As luck would have it, everything you ever learned from those old cowboy films appears to be true. Well, at least when it comes to venomous snakes. It turns out that after much research, Rattlesnakes are in fact the most poisonous snake in north America.
The Rattlesnake is easily identifiable by the tell-tale rattle on the end of its tail. Rattlesnakes are actually a part of the Pit Viper family, and are capable of striking out at up to 2/3 rds of their body length.
Most species of rattlesnakes have hemotoxic venom which destroys tissue, degenerates organs and causing coagulopathy (disrupted blood clotting).
Some degree of permanent scarring is very likely in the event of a venomous bite, even with prompt, effective treatment. In extreme cases this can lead to the loss of a limb or death. Difficulty breathing, paralysis, drooling and massive haemorrhaging are also common symptoms. Thus, a rattlesnake bite is always a potentially fatal injury. Untreated rattlesnake bites, especially from larger species, are very often fatal. However, antivenin, when applied in time, reduces the death rate to less than 4%.
Luckily, rattlesnakes do not view humans as prey and so as many as 50% of bites by rattlesnakes are 'dry bites' where no venom is injected. However, if you have been envenomated symptoms include - but are not limited to - pain, severe swelling, bruising, blistering, headache, nausea, vomiting, abdominal pain, diarrhoea dizziness, collapse or convulsions, Yellow vision, numbness of digits, metallic taste in mouth, fasciculations, and/or death.
What to do if you are bitten by a rattlesnake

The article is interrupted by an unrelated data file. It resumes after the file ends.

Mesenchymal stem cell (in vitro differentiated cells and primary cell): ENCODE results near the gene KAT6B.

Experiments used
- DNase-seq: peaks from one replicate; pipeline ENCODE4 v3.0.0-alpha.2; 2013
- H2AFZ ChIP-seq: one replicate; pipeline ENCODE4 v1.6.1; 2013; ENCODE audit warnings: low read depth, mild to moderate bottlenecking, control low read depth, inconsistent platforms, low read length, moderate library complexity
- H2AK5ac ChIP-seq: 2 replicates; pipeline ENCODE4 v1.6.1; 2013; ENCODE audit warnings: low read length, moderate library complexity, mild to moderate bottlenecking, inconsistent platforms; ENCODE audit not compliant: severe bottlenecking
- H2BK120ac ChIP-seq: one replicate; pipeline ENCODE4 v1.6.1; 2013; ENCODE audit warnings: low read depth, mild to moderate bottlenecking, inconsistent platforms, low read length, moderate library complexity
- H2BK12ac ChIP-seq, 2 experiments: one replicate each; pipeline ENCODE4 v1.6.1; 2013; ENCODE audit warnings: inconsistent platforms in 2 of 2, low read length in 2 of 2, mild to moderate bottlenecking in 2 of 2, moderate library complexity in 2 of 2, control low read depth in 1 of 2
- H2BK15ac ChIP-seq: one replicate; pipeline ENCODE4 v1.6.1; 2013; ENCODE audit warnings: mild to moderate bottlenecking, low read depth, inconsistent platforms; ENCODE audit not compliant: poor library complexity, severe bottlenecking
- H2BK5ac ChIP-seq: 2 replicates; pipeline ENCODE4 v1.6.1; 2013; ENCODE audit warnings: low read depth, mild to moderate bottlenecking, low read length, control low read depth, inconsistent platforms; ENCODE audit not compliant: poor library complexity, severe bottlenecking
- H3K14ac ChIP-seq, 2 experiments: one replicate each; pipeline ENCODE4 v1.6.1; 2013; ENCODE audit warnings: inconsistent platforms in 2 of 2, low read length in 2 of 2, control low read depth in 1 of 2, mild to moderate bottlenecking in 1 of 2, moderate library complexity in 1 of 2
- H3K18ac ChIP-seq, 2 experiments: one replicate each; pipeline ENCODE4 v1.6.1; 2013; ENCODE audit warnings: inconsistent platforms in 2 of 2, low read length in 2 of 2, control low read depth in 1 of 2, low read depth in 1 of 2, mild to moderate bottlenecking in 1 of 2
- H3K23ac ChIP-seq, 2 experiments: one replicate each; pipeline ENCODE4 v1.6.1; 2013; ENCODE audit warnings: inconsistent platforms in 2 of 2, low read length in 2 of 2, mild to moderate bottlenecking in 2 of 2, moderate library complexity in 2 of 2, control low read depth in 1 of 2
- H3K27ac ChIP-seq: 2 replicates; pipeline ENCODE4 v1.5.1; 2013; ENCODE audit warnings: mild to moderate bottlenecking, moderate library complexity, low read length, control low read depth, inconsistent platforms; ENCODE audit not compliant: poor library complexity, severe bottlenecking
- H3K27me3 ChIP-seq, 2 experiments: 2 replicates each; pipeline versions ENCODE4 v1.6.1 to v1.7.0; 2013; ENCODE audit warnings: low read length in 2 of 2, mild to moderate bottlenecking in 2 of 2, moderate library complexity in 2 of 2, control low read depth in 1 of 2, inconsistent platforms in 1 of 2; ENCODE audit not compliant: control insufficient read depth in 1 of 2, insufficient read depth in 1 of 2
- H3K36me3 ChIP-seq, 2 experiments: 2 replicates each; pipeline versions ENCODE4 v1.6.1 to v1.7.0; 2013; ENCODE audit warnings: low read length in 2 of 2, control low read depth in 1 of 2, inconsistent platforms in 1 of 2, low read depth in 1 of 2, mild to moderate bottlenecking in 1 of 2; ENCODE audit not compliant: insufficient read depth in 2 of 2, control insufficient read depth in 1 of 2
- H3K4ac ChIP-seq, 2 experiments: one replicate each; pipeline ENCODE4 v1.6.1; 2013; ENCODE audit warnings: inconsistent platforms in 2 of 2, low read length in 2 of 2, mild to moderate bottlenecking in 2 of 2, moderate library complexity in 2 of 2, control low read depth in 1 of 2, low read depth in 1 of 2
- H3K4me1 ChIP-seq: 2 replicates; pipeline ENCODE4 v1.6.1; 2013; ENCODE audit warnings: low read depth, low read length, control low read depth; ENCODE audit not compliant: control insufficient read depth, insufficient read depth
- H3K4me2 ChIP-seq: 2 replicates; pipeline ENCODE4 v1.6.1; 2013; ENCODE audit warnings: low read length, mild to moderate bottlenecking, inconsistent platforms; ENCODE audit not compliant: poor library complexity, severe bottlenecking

1. First, look for obvious symptoms. If the area of the bite begins to swell and change colour, the bite was not 'dry' and the rattlesnake has injected you with venom.
2. Keep the bitten area still. You can immobilize the area with an improvised splint made from a board, magazines, or other stiff material tied to the limb. Don't tie it too tight as you don't want to stop blood flow altogether.
3. Remove any jewellery or constricting items near the affected area in case of swelling.
4. Keep the area of the area of the snake bite lower than the heart.
5. Make your way to a hospital immediately.
If you are bitten by a rattlesnake, DO NOT use ice to cool the bite.
If bitten by a rattlesnake, DO NOT cut open the wound and try to suck out the venom.
If bitten by a rattlesnake, DO NOT use a tourniquet. This will cut off blood flow and the limb may be lost.
Contrary to what you may have seen on the television, rattlesnakes are not toys to play around with, so try and avoid them altogether. If you see one, don't try to get closer to it or catch it, and keep your hands and feet away from areas where you cannot see - such as between rocks, tall grass or anywhere else rattlesnakes like to rest.
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